Walkin’ in a winter wonderland plays over my kitchens stereo system and I hate it. It’s a late Sunday morning, and the weather outside is biting. I always ask myself, “Why do New Englanders, of all people, romanticize winter”. We know better than anyone else how bad the weather can get, but year after year we praise the beauty of snow and then proceed to regret ever existing, holed up in our homes, trying to forget life itself. Maybe I’m biased. I know there can be some good side to snow, but when I’m trying to walk my dog, and the windchill is dropping the temp below zero, I’m not buying into the magic of winter. The one good in all the evil of snow lies in a very expected place. One that I would call my third favorite place in my whole house behind my bed and my computer. The candy cabinet, meaning that of course the redeeming quality of winter is the hot chocolate that follows. The sweet sugary taste, the warmth spreading through your body after being outside in the harsh weather. A good hot chocolate can warm any mans heart, and that’s why I keep a stash ready, especially at this time of year. It may not be a trip away from the cause of the cold, but it’s a pretty damn good alternative. So if anyone’s feeling the winter blues, stop by me, and I’ll hook you up with some of that sweet chocolate cure.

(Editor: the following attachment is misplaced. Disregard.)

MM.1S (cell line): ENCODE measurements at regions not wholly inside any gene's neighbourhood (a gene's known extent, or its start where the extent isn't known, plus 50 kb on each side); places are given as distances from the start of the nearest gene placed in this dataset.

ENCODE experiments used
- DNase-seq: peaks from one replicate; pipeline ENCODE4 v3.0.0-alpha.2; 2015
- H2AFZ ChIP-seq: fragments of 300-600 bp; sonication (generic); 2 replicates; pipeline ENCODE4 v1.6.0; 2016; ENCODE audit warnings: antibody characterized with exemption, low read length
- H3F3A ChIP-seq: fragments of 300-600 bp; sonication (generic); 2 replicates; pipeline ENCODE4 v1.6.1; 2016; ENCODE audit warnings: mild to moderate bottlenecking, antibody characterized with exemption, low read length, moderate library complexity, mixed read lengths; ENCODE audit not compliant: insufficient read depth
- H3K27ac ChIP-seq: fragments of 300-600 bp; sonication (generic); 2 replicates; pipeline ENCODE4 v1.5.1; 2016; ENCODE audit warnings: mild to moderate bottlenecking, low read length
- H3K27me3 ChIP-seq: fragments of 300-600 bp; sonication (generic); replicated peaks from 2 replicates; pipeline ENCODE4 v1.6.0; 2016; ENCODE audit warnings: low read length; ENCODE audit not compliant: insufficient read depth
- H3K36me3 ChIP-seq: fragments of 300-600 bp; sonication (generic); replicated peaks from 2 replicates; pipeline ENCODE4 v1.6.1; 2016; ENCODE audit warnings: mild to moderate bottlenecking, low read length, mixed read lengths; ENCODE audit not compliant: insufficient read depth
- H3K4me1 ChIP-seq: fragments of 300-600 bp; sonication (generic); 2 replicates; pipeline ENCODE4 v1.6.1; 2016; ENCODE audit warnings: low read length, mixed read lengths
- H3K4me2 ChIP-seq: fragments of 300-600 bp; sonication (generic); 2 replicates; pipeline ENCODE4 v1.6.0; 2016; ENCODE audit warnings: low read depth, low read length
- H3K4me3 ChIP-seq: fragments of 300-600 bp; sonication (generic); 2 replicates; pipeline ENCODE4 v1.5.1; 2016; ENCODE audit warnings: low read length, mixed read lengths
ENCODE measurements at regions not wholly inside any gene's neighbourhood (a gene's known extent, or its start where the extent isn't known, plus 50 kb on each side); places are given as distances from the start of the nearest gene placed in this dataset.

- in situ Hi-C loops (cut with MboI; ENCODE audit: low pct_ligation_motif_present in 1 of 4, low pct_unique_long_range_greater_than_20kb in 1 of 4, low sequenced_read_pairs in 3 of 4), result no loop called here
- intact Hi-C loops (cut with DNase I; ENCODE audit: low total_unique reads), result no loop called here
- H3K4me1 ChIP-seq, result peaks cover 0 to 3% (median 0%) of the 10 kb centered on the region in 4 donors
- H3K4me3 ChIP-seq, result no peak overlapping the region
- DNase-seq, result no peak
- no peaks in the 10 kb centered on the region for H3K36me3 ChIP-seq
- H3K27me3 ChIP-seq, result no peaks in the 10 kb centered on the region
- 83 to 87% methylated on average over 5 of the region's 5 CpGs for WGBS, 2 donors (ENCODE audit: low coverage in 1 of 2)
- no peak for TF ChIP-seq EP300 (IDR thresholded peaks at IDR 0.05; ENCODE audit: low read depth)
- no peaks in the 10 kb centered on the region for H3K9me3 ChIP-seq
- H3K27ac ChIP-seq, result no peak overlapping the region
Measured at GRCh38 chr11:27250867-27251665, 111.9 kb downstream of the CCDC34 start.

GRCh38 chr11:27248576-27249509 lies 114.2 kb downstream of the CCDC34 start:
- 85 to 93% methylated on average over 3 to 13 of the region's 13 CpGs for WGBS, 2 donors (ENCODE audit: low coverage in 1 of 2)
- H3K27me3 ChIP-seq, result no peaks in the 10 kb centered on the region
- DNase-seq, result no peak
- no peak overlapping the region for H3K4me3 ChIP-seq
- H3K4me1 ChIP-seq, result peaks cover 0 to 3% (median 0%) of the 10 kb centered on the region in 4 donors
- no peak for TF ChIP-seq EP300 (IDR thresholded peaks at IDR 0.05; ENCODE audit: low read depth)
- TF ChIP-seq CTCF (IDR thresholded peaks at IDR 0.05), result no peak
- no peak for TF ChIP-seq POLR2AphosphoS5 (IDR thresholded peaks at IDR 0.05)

Reading reflection on The Iliad

Pride in The Iliad

Achilles almost fatal flaw



       As a growing teenager, in a school full of moody boys, I know a thing or two about pride. Through my knowledge of pride though, The Iliad by Homer has somehow managed to show me its application through time and in the world. I started reading this book because of my own pride. I wanted to prove to myself that I could read this book and enjoy it, but The Iliad’s use of pride, on and off the battlefield have helped to show me how dangerous pride can be. The character who I feel most exemplifies this pride to me is Achilles. In the long fight against the Trojans, moral is running low among the Achaeans. They have been pushed back against their ships and as I read each line of Achaean sacrifice and hard fought battle I could hardly think of anything else. And then the story turned to Achilles, the one person who could save everyone, who was sitting on the sidelines eating grapes because of his pride. When I started this book I never expected to read about anything other than constant battle; I didn’t expect to understand the faults of the characters; but most of all I didn’t expect to learn a lesson from them. I said last week that reading The Iliad was like doing a chore, and that you needed to take it as your responsibility, and nearing the end of the book, I wouldn’t disagree. If there would be one thing I could add though, it would be that these chores should also be a lesson, and you shouldn’t do it mindlessly. You should take pride in your work, and make sure you can grow and learn from it.